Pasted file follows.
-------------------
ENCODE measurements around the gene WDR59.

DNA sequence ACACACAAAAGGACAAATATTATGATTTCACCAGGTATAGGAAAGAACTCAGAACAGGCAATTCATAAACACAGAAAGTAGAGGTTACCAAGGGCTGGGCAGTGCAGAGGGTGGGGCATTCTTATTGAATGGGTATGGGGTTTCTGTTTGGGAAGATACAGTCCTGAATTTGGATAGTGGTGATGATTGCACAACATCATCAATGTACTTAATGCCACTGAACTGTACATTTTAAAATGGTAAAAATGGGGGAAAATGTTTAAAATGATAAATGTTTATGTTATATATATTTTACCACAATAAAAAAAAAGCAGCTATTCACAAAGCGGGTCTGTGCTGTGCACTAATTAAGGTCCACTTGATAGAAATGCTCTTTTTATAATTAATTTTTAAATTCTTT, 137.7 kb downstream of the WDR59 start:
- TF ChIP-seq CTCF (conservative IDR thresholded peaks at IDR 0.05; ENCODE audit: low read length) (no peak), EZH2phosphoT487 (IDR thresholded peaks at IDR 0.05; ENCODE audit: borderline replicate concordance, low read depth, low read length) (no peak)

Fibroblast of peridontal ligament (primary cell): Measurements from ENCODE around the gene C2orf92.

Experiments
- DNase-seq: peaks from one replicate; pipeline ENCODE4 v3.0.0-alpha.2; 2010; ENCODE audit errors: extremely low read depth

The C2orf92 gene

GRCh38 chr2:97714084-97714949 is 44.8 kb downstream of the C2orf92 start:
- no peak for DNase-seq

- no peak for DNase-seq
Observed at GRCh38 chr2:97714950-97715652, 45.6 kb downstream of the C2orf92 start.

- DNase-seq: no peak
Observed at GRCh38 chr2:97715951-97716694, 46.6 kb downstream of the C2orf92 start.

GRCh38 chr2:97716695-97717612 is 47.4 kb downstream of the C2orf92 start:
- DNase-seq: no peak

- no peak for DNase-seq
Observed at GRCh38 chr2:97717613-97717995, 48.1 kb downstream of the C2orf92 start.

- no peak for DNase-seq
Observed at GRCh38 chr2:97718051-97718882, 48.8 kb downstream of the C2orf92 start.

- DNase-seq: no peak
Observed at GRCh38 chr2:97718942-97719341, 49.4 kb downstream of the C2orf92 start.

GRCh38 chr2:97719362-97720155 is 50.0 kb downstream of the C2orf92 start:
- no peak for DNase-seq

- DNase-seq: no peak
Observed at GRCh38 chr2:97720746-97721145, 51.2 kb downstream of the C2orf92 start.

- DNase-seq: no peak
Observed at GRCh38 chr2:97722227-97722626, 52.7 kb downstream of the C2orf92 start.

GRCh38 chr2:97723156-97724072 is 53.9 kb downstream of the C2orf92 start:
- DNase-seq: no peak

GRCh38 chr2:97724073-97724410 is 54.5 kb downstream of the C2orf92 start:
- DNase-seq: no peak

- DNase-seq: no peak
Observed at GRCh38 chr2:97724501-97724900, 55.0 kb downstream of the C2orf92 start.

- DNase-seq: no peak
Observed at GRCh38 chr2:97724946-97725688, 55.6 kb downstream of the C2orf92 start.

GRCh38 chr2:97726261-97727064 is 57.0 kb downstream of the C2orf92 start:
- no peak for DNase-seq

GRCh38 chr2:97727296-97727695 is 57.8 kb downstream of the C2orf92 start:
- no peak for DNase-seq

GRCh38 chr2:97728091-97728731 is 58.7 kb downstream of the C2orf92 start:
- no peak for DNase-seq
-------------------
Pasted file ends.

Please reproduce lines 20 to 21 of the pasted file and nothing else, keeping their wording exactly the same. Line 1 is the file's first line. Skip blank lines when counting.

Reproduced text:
- DNase-seq: no peak
Observed at GRCh38 chr2:97718942-97719341, 49.4 kb downstream of the C2orf92 start.